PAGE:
Protesters flock to both sides of Chicago Chick-fil-A debate

About 50 people demonstrated in front of the Chicago Chick-fil-A restaurant Wednesday, following the controversy surrounding the company COO’s anti-gay remarks and the resulting fallout in local politics — but not all of the protesters were picketing the fast-food chain or holding rainbow flags.

A dozen or so of the protesters assembled there came to defend the company and protect the notion of religious freedom. Some of them, including Peter LaBarbera, represented the Americans For Truth About Homosexuality, an organization the Southern Poverty Law Center deemed as an anti-gay hate group. The other protesters, however, were organized by the Gay Liberation Network, a longtime direct action gay rights group.

While GLN and pro-gay rights protesters chanted “Hey, hey, Chick-fil-A, take your hate and go away,” the small group of religious protesters read from the Rosary and stood against the window of the restaurant.

“I’m standing here to support Chick-fil-A because it isn’t in a movement against gay people,” said Alexis McCormick, 28, of Mundelein. “Some are alleging that we are bullying gay people — we don’t know about that. Our beliefs only make sense in the context of our religion.”

The protest, originally called on by GLN at the city’s only Chick-fil-A location, 30 E. Chicago Ave., was created to launch the group’s campaign to boycott Chick-fil-A and mobilize the LGBT community around establishing the company as a bigoted corporation, said Andy Thayer, GLN’s co-founder. The group will begin distributing thousands of posters and fliers about the boycott at the upcoming Northalsted Market Days street fair this weekend, he said.

It’s the third protest in a week that has taken place outside the restaurant. On Friday, other LGBT activists staged a kiss-in during the evening rush hour.

“It’s important that Chicago is getting organized behind a boycotting Chick-fil-A,” Thayer said. “They’ve given over $5 million to anti-gay groups and in all likelihood, they could be violating state law. This is a corporation that has already had 12 lawsuits filed against it.”

Thayer, however, did not stand behind Ald. Proco “Joe” Moreno’s (1 Ward) recent announcement to block the company from opening a new location in Logan Square portion of his ward, no did he praise the Mayor Rahm Emanuel’s initial statements supporting Moreno’s ban, which he quickly backtracked on as the fallout continued.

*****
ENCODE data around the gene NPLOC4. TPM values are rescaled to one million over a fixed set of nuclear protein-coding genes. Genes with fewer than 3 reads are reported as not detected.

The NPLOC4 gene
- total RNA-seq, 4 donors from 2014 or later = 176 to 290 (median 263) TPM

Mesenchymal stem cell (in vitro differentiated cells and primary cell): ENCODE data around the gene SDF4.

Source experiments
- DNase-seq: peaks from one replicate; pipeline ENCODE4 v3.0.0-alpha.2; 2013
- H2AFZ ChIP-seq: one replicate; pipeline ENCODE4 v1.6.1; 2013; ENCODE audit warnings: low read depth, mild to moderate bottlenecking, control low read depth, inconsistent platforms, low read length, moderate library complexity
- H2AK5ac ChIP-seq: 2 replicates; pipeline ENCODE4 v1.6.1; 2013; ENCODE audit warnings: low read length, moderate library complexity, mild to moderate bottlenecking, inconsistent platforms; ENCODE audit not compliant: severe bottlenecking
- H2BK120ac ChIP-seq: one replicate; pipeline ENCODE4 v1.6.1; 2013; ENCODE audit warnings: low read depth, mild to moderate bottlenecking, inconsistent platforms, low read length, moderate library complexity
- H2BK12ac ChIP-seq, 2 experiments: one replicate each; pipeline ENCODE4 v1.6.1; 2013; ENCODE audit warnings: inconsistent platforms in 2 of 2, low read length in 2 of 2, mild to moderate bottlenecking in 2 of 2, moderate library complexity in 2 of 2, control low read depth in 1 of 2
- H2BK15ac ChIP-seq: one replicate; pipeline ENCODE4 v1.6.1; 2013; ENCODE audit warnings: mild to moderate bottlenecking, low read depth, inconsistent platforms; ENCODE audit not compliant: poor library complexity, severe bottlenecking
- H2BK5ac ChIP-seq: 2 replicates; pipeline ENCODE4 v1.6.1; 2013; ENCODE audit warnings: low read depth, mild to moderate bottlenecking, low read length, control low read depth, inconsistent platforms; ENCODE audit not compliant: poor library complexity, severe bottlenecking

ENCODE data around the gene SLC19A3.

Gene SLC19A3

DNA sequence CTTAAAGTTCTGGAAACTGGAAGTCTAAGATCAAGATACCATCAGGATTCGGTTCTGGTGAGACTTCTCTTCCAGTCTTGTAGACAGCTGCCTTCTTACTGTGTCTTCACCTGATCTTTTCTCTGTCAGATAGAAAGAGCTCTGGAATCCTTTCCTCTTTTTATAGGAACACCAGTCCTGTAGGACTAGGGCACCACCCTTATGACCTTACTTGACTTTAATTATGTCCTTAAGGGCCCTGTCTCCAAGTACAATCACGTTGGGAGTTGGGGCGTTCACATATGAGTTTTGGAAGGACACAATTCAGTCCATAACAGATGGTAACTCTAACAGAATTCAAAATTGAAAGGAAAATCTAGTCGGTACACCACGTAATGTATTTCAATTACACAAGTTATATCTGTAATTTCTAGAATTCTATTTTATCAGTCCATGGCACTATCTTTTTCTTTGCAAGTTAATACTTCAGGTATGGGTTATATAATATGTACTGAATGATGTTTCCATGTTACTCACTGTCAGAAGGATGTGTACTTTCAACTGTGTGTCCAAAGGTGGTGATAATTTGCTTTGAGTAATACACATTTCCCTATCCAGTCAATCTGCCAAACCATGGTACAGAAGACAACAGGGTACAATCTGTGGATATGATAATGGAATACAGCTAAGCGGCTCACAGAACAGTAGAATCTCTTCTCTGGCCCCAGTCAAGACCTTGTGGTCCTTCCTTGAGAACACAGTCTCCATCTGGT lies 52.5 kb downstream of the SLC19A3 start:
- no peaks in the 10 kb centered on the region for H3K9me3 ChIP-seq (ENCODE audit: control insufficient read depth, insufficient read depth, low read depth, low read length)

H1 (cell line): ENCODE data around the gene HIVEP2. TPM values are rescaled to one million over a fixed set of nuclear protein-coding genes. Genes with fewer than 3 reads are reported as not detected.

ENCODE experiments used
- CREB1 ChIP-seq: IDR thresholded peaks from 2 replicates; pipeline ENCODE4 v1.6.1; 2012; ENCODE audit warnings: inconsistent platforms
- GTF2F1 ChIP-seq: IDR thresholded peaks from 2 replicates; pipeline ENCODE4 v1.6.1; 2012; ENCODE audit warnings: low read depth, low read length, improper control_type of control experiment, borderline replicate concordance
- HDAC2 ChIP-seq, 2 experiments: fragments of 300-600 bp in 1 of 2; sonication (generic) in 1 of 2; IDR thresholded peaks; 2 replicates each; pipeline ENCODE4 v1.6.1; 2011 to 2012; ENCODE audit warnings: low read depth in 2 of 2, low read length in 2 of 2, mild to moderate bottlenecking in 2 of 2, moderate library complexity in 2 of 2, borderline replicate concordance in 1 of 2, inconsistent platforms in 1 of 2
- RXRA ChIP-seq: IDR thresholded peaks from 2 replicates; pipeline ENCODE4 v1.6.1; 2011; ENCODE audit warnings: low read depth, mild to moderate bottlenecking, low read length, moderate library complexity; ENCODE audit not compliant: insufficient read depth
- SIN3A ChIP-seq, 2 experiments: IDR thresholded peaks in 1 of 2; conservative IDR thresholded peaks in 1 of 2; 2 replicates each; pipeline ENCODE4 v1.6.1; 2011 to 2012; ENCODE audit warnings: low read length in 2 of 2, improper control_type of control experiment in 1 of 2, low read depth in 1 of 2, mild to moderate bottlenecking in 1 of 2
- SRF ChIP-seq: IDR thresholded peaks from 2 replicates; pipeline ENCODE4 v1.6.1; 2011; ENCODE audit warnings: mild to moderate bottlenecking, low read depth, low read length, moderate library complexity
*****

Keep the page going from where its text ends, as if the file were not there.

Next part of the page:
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Another LGBT rights group, The Civil Rights Agenda, filed formal complaints with the Illinois Department of Human Rights, alleging that the company violates state law and makes LGBT customers feel “unwelcome and unacceptable.” The Chicago Republican Party also filed a complaint, but targeted Moreno and Emanuel for allegedly violating the company’s right to free speech.

Thayer’s goal is much simpler.

“We are simply urging our fellow Chicagoans to boycott Chick-fil-A,” he said. “Boycotts are a freedom tool that our community needs to employ — not just saying don’t go there, but getting out in the streets. This needs to be a community driven thing to be successful. We are not just clicking the ‘Like’ button here.”

The demonstration, however, was not without tension between the opposing groups. One of the GLN protesters, Veronica Drantz, repeatedly yelled at Sulaiman Khwaja of Wauconda, saying that he was on the wrong side of the line. Kwaja said he thinks this is due to his androgynous way of dressing and appearance, and said that he was taken aback by the yelling directed at him.

“There is a difference between hate and disagreeing,” he said.

At another point, a priest broke the protest line, designated by police, and was quickly surrounded by the LGBT protesters, who pointed and yelled in his face.

LaBarbera responded to the tension by photographing the activists who lashed out, saying the action is “a fiasco for the gay movement.”

“There’s a whole lot of people who think there is intolerance on both sides,” he said. “This is exposing the intolerant gay left.”